We haven’t had a lot of presidents who sought reelection and were defeated. Unless you count the likes of Lyndon Johnson (who began but quickly ended his bid) and Woodrow Wilson (who longed for the vindication of a third term without really pursuing it), from the start of the 20th century until now, there have only been three presidents denied a second term: Herbert Hoover, Jimmy Carter, and George H.W. Bush. Of these, only Hoover expressed any great bitterness over the circumstances of his defeat. But he did not contest it or seek to sabotage his successor, and the man once known as the Great Humanitarian went on to continue the career of distinguished public service that lifted him to the White House in the first place. Carter was, famously, a much better ex-president than president. And Poppy Bush found quiet redemption in the political careers of his sons.
Had Donald Trump discovered a way to accept his defeat at some point during the long months between Joe Biden’s victory on November 7 and a pro-Trump mob’s sack of the Capitol on January 6, he might have left office with his head held high, convinced of his administration’s accomplishments and the wickedness of his enemies, with all his options open and all his friends and allies showering him with praise. He would have been the odds-on favorite for a comeback nomination in 2024, if he wanted that, and might have become a sort of “shadow president,” as Lindsey Graham predicted — an abiding presence in public life perpetually offering an alternative to a Biden administration with a world of troubles to manage.
But the very narcissistic traits that made Trump a president like no other made a graceful exit — or even a temporary exile — impossible. The same self-focus that has rendered him incapable of empathy or absorbing inconvenient information left him unable to imagine a White House occupied by someone else. And so, in this fateful two-month interim, he has systematically and shortsightedly damaged everyone who has helped him, and every institution that has sustained him, over the past four years. He will leave office (on January 20 if not earlier) resembling no one so much as Richard Nixon, a self-isolated shell of a man full of self-pity and empty of the political skills for which he was once famous.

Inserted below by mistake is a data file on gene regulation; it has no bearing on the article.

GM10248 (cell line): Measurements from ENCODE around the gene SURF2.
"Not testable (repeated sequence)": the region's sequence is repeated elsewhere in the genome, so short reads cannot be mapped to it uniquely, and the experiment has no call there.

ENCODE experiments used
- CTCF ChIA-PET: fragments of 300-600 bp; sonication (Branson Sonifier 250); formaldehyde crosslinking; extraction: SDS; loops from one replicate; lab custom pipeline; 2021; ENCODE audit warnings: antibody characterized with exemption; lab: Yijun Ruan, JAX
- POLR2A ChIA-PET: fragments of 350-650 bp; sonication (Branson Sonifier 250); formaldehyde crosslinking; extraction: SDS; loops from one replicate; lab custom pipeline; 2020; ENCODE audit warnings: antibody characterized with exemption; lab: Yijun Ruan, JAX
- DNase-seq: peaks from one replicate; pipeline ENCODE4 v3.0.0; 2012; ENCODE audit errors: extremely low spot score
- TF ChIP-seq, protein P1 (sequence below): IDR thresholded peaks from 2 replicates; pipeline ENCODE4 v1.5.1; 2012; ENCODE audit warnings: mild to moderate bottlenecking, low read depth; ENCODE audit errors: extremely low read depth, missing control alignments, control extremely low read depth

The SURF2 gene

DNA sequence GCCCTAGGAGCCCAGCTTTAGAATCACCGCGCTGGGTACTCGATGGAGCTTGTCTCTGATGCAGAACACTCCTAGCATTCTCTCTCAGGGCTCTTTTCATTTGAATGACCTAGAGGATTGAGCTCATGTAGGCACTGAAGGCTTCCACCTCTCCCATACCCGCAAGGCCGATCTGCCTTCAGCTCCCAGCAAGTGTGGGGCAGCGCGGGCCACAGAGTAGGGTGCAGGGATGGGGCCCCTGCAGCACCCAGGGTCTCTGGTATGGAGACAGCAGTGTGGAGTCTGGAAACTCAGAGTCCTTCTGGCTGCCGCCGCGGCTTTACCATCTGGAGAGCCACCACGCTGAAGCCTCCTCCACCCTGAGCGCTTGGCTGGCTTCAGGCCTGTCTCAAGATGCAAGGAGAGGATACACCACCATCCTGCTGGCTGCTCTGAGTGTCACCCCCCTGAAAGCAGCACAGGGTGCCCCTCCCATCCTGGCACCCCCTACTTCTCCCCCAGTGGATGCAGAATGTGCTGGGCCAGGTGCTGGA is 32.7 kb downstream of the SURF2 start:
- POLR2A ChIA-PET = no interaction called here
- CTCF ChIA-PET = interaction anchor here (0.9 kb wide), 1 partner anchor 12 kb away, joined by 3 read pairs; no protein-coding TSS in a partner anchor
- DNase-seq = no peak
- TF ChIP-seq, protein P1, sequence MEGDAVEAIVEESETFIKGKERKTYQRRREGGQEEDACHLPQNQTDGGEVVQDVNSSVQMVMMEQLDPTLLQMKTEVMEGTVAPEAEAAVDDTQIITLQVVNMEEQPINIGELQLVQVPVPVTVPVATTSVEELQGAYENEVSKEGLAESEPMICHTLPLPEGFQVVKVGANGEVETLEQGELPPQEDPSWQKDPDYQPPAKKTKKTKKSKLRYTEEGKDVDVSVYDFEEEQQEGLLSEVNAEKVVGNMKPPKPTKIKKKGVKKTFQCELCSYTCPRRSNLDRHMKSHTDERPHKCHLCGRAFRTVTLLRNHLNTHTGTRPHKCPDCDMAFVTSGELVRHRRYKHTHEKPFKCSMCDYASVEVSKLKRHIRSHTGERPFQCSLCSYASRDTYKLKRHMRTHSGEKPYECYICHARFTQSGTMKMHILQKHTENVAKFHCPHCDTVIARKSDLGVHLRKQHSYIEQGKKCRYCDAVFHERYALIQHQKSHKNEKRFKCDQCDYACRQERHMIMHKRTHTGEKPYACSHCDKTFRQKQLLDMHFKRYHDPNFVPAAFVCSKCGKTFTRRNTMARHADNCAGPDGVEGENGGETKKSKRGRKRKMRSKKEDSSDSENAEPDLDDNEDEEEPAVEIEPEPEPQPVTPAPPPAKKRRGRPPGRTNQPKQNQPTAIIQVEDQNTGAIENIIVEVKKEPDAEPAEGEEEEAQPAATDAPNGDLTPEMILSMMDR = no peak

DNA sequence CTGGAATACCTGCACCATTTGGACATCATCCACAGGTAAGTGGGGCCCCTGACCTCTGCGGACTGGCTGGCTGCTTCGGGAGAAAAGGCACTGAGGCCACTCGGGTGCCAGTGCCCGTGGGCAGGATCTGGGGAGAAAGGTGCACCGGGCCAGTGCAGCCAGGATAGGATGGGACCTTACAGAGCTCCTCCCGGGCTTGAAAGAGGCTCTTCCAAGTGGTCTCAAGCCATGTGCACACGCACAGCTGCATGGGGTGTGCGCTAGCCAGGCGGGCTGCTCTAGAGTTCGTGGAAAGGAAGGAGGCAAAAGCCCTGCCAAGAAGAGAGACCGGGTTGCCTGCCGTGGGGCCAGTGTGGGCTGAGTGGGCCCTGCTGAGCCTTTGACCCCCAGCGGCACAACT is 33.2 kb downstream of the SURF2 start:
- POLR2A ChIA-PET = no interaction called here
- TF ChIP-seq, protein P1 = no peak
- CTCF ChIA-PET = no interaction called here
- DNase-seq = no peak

Trump’s determination to leave no friend unbetrayed was most evident in his behavior toward a Republican Party that was desperate to hang onto its Senate power base in two Georgia runoff elections. The obvious winning message was the need to curb any excesses the Democratic Party might entertain if it secured a governing trifecta. Instead the president insisted on shattering party unity with loud and unremitting attacks on Republican officials in Georgia who did not cooperate with his efforts to reverse the presidential-election results, forcing Senators Kelly Loeffler and David Perdue to make their own campaigns an adjunct to his postelection crusade. Like so many other Trump allies, Loeffler and Perdue were punished for their conspicuous loyalty to him, losing what had become a referendum on his conspiracy theories and grievances. Victimized as well were their fellow Senate Republicans, who saved Trump from removal via impeachment only to find themselves in the minority less than a year later.
A host of other Republican officials in battleground states Trump lost were forced to choose between their responsibilities and the demands the president and his lawyers made. They were joined in this uncomfortable dilemma by dozens of conservative judges, some appointed by Trump, who rejected specious efforts by his Keystone Cops legal team to halt certification of the election results and generally throw sand in the gears of normal postelection procedure.